On March 4th, I’ll be in London to give the closing talk at EnhanceConf, the first conference dedicated progressive enhancement. Over the last few months, I’ve been talking to the conference’s organizer, Simon McManus, quite a lot. He’s put a lot of thought into the conference and I thought it might be interesting to interview him so he could share his motivations and hopes for the event.
User experience encompasses more than just the interface. Download speed, render performance, and the cost of accessing a site are often overlooked areas when it comes to the practice of UX, but they all affect how users experience what we build on the Web.
I wrote the bulk of Adaptive Web Design in early 2010 while taking a much-needed break from client projects. I had originally slated for it to be released just before the holidays that year, but life happened and the book did not make it out into the world until mid-2011. Six months is a long time in the technical world, and especially on the Web. A year is forever.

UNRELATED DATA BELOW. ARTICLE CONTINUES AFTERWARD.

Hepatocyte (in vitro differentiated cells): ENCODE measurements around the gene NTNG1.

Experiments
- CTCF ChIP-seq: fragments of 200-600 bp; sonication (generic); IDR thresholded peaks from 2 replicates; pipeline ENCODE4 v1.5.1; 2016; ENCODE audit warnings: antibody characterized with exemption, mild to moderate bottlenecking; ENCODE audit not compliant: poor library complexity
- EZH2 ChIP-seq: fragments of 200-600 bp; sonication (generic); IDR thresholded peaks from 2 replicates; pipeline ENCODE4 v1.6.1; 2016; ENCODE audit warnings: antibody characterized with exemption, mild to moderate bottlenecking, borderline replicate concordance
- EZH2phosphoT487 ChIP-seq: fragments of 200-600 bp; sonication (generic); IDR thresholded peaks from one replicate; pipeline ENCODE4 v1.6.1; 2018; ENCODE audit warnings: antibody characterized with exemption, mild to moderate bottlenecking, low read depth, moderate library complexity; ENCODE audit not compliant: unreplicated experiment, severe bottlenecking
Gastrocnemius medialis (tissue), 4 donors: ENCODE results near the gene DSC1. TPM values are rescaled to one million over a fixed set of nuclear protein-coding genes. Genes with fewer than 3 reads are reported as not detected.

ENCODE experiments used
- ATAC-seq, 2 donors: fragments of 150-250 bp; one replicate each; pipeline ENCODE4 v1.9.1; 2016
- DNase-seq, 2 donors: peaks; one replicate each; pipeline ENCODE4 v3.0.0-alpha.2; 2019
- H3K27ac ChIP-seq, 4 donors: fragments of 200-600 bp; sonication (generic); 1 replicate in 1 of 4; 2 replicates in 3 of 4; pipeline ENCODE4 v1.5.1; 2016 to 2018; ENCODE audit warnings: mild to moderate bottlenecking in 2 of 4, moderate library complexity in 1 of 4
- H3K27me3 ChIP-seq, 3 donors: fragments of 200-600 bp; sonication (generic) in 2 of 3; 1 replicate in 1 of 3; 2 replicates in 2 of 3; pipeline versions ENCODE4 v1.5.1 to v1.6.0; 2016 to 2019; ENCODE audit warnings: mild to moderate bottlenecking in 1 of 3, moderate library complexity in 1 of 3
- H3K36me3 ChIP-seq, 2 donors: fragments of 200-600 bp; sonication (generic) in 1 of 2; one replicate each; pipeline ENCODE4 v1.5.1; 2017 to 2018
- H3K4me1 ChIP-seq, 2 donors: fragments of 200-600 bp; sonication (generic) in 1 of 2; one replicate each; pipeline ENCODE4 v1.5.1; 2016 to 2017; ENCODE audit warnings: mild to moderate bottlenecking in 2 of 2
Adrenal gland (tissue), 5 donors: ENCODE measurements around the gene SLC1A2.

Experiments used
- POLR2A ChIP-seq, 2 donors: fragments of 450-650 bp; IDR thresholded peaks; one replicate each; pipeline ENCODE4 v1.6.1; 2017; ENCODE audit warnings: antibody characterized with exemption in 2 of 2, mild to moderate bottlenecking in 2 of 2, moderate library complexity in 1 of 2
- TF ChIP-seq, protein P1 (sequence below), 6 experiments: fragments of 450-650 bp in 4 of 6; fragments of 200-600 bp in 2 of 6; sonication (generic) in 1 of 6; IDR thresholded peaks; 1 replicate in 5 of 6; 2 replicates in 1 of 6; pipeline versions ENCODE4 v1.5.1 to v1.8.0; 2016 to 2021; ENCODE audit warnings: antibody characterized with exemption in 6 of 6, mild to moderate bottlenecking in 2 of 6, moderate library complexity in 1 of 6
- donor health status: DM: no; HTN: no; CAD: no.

The fine folks at 18F just posted a beautiful write-up of the talk on progressive enhancement that I delivered as part of the 18F Design Speaker Series. I thoroughly enjoyed talking to the folks that came. They presented some interesting challenges and asked pressing questions—exactly the kind of engagement I love.
I had the great pleasure of delivering the closing keynote for the final Responsive Day Out. Here’s what I had to say.
One of the greatest challenges of progressive enhancement lies not with the coding, but with the planning. It can be incredibly challenging to articulate how a single interface might adapt to a wide variety of situations. Interface Experience Maps (Ix Maps) can help.